People in whom sudden rising from a supine position causes blood pressure to fall are more likely to have heart failure say researchers.
Orthostatic hypotension or postural hypotension is the medical term for the condition in which blood pressure falls suddenly when a person who is lying down suddenly stands up. This is a result of the instant draining away of blood to the lower part of the body, especially the legs. It can cause a momentary feeling of dizziness that passes away within a few seconds.
While it can happen to anyone, the elderly and people with low blood pressure are more likely to suffer from this condition. Researchers of the University of North Carolina at Chapel Hill studied the causes of death of patients diagnosed with orthostatic hypotension over a period of 17.5 years. What they found was that 11 percent of the people with this condition developed cardiac failure and a mere 4 percent did not.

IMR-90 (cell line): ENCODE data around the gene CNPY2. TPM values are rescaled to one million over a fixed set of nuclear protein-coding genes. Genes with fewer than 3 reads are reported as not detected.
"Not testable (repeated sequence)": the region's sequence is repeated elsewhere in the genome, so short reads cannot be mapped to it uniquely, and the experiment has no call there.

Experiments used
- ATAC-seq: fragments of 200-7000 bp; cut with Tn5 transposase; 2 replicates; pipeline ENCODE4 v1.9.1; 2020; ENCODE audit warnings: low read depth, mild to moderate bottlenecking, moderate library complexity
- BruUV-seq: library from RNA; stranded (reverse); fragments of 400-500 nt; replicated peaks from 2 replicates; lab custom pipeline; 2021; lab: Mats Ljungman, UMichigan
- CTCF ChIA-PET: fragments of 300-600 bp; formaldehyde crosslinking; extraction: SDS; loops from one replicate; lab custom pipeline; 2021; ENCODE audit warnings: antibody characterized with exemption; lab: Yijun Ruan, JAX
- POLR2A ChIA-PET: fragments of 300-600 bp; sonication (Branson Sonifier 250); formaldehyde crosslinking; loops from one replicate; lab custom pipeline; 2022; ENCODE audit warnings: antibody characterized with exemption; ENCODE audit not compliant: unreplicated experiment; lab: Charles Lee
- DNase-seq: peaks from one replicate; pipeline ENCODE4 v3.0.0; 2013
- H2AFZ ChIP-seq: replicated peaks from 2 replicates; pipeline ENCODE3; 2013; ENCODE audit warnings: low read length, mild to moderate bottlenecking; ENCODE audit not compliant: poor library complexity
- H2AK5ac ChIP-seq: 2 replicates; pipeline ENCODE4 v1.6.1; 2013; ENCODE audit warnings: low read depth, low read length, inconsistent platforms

The research team also found that many of the subjects also suffered from high blood pressure, leading them to conclude that this could also be a factor in causing heart failure. Lead researcher Christine DeLong Jones said:
“Hypertension, diabetes and coronary heart disease are already known to contribute to a person's risk of developing heart failure. Orthostatic hypotension appears to be related to the development of heart failure along with other conditions known to cause heart failure.”
The study also found that people in the age group of 45 to 55 years were at greater risk of heart failure due to postural hypotension as compared to those in the age group of 56 to 64 years. This study was published in the journal Hypertension.